An in-depth interview with District 97: exploring ‘Stay for the Ending’ and their creative journey

Chicago prog rockers District 97 released their new studio album “Stay For The Ending” through Spirit Of Unicorn Records on October 20. This album follows their 2019 release, “Screens,” and has been recorded, mixed, and mastered by Noam Wallenberg, known for his work with Alan Parsons. Drummer Jonathan Schang expressed his excitement about the album, calling it their strongest collection of songs to date after 15 years of leading the band. Singer Leslie Hunt also mentioned their collaborative and dynamic approach, exploring new musical aesthetics. The album has garnered praise from prog royalty, with former Yes and King Crimson drummer Bill Bruford stating that “Stay For The Ending” is a massive achievement. To learn more about the band and their new album, we also had the opportunity to interview them, with a special focus on Jonathan Schang’s insights.

First off, congratulations on ‘Stay for the Ending’. Would you like to share your feelings about this new release? Are you satisfied with the final result?

Thank you! I know every band, including us, always says their latest release is the best. But we’re really not joking about SFTE being our finest to date! The production alone is in a totally different league than any of our prior work, and as a unit I think we were very locked in on the overall sound we were aiming for. We’re all very satisfied that comes scross on the final master.

‘Stay for the Ending’ is a great example of balance between complexity and enjoyability. How would you describe the evolution of your sound from your earlier albums to this latest release?

I think there’s now more emphasis on space and texture. We still have plenty of opportunity to unleash our instrumental firepower, but we always aim to have that be in service to to the greater musical statement we’re making.

Your sound has always been a unique blend of styles. Were there any new musical influences or artists that played a role in shaping the sound of this album?

Porcupine Tree, Haken, Peter Gabriel, and Javanese Gamelan were all conscious influences I drew from at times during both the writing and production. And while we’ve hinted at jazz in the past, there’s a pronounced jazz aesthetic to my ballad “Life Cycle.” its lyrics are directly inspired by Arthur C. Clarke’s brilliant sci-fi novel Childhood’s End, so that also influenced the overall sound of the piece.

You’ve been a band for over a decade and a half. How do you keep the creative energy flowing and avoid falling into predictable patterns?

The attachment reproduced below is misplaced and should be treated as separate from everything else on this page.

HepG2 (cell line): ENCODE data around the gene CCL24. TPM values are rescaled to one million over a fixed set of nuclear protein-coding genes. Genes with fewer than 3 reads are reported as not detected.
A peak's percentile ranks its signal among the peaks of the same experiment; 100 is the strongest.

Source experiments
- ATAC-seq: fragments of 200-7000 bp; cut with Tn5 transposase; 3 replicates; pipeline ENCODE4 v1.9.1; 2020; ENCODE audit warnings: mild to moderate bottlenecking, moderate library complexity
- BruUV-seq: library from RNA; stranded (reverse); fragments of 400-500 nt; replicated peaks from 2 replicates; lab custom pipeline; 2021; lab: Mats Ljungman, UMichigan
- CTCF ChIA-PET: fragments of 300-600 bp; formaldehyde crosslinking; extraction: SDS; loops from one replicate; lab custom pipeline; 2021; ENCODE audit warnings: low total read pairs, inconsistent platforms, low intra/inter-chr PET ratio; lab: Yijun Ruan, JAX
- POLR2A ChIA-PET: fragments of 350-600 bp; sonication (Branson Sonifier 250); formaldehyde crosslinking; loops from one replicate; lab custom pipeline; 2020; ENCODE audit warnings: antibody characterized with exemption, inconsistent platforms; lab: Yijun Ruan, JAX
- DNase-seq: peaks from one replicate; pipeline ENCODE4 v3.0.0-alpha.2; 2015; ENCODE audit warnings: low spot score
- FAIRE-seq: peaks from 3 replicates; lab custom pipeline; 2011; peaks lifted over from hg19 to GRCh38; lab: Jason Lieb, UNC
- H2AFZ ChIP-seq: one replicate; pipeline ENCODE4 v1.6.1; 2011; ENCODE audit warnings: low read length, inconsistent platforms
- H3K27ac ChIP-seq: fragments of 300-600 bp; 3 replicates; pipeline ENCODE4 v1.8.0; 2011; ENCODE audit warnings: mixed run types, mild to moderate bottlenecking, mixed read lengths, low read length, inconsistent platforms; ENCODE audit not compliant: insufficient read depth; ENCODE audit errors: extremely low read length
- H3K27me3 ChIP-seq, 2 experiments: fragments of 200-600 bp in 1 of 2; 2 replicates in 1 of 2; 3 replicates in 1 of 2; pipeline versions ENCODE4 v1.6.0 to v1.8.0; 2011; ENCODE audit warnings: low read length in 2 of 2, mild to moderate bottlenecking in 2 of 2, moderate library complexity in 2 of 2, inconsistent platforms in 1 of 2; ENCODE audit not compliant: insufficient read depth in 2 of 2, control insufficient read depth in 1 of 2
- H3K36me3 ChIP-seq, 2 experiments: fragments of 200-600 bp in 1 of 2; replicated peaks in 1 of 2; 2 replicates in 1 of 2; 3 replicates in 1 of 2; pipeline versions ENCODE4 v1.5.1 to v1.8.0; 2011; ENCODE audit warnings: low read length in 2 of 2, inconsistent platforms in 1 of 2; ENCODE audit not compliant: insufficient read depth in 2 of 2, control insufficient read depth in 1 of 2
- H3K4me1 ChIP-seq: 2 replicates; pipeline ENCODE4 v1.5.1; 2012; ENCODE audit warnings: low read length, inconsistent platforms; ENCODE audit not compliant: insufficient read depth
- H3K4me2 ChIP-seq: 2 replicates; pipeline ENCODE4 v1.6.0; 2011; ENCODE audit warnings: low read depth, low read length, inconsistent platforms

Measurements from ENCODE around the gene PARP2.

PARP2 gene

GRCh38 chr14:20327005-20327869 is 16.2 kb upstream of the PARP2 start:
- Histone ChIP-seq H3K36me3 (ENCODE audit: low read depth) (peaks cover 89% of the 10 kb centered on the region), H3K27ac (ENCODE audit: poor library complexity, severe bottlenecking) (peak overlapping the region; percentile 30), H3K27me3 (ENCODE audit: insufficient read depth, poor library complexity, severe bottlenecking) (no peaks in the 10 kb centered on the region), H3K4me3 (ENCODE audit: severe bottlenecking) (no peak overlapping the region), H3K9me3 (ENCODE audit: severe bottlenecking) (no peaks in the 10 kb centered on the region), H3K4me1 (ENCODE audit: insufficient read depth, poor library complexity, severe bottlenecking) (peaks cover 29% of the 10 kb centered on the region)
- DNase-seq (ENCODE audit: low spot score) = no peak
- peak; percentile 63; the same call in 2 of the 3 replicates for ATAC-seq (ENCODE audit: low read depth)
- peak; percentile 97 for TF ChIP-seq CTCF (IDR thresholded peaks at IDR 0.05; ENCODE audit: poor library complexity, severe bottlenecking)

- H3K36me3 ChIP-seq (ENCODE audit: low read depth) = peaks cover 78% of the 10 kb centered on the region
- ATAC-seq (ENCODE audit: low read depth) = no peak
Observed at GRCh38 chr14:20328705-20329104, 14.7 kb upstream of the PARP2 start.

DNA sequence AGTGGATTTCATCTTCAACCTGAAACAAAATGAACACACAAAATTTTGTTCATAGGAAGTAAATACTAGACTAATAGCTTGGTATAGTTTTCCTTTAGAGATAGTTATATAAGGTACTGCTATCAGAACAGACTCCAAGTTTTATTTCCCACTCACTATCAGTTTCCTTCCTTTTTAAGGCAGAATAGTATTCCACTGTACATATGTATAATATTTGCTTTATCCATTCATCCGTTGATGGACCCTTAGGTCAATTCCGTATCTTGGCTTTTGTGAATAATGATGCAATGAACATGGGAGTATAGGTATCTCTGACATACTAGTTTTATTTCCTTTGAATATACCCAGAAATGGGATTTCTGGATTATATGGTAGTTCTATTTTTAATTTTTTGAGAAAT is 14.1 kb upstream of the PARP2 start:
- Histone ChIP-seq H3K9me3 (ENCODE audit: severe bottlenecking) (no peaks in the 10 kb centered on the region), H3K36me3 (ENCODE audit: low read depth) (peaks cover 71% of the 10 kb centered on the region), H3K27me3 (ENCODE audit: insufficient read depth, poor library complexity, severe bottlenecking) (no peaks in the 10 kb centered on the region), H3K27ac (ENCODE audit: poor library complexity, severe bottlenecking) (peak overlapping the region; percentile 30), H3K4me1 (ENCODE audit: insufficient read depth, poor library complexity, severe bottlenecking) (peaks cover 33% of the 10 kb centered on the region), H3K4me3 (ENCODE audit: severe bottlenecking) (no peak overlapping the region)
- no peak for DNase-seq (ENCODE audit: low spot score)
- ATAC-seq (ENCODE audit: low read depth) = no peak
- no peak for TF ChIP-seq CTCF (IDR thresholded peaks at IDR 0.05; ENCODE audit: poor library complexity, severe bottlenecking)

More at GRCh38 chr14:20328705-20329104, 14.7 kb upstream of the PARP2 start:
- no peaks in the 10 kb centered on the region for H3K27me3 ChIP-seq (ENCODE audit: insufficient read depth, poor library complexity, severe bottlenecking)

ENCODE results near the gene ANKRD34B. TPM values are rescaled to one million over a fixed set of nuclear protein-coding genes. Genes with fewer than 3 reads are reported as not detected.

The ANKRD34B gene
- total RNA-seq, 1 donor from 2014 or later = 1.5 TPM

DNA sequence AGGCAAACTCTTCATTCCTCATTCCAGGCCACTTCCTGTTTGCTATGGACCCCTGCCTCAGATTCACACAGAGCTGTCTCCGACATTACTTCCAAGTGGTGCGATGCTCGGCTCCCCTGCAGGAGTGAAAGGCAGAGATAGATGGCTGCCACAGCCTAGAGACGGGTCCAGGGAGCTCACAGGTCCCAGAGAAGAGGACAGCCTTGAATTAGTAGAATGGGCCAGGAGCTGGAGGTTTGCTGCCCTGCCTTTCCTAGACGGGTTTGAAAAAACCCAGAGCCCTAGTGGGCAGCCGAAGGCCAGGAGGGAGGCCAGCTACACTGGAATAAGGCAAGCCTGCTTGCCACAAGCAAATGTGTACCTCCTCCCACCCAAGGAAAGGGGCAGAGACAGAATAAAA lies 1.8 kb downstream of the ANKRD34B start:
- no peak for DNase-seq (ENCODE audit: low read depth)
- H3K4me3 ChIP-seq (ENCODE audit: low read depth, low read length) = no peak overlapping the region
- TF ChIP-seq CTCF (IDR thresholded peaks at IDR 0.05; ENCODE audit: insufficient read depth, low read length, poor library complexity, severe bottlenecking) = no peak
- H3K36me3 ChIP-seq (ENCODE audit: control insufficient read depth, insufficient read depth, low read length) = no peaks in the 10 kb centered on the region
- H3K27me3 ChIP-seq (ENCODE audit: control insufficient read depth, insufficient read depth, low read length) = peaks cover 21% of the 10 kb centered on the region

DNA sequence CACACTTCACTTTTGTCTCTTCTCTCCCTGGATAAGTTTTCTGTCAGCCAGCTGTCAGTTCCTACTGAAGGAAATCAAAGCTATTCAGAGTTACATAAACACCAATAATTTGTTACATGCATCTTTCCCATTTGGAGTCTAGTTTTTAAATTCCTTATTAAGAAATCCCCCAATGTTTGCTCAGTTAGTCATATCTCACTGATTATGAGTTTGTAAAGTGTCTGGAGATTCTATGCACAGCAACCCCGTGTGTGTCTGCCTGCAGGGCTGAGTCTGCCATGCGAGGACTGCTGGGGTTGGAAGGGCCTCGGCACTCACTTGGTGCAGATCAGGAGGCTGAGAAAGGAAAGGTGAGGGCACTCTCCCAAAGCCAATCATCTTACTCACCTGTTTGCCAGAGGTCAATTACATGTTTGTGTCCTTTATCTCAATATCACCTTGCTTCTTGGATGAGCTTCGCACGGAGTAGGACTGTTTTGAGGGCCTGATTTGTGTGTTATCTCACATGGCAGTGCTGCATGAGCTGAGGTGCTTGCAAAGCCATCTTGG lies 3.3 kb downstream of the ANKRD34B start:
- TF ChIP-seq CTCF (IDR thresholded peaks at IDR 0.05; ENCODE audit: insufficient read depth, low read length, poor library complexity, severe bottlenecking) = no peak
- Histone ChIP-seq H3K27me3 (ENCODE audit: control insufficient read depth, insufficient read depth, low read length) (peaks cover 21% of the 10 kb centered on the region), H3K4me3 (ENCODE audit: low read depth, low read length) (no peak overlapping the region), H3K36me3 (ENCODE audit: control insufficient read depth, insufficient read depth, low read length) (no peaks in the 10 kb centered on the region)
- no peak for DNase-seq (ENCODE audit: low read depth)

We all have our antennae perpetually up for interesting new music and players, so that inevitably morphs our individual and collective sound over time.

With the release of ‘Stay For The Ending’, can fans expect to see District 97 on the road soon? Are there any plans for a tour, and are there particular locations or venues you’re especially excited to play?

We recently returned from a UK/European tour to promote SFTE, so I’m not sure when we’ll be back to that part of the world. We’re certainly open to any opportunities! Closer to home, we have some irons in the fire but nothing we can announce just yet. Keep an eye on as tour dates get firmed up.

Genres seem to be blending and evolving at a rapid pace. How do you perceive the current state of progressive rock within the broader context of contemporary music?

There are several newer artists archieving broad success who I would consider “prog” in their approach, such as Jacob Collier, Knower/Louis Cole, Domi & JD Beck, and Hiatus Kaiyote. Although it’s generally underground to some degree, I am glad that innovative musicians are finding an audience.

In an era dominated by streaming and singles, how do you feel about the place and importance of full-length albums in today’s music world?

I’m still an “albums man,” as I think they can create a world for the listener to escape to for an hour or so. One single song, no matter how great, can’t provide that level of immersion. To me, it’s a bit like isolating a scene from a movie and then moving on without screening the whole film.

The music industry has seen significant shifts with the rise of social media and direct artist-to-fan platforms. How do you navigate this new landscape, and what opportunities or challenges have you encountered?

It’s a mixed bag. One drawback is that it takes a lot of time and focus away from the actual music-making. On the bright side, our fans are wonderful people and their support allows us to have total control over our music. The best way to support what we do and get the complete D97 experience is by joining our subscription club, the Inside the Vault Club at It’s been going 7 years and we’ve released a ton of exclusive music and video through it!

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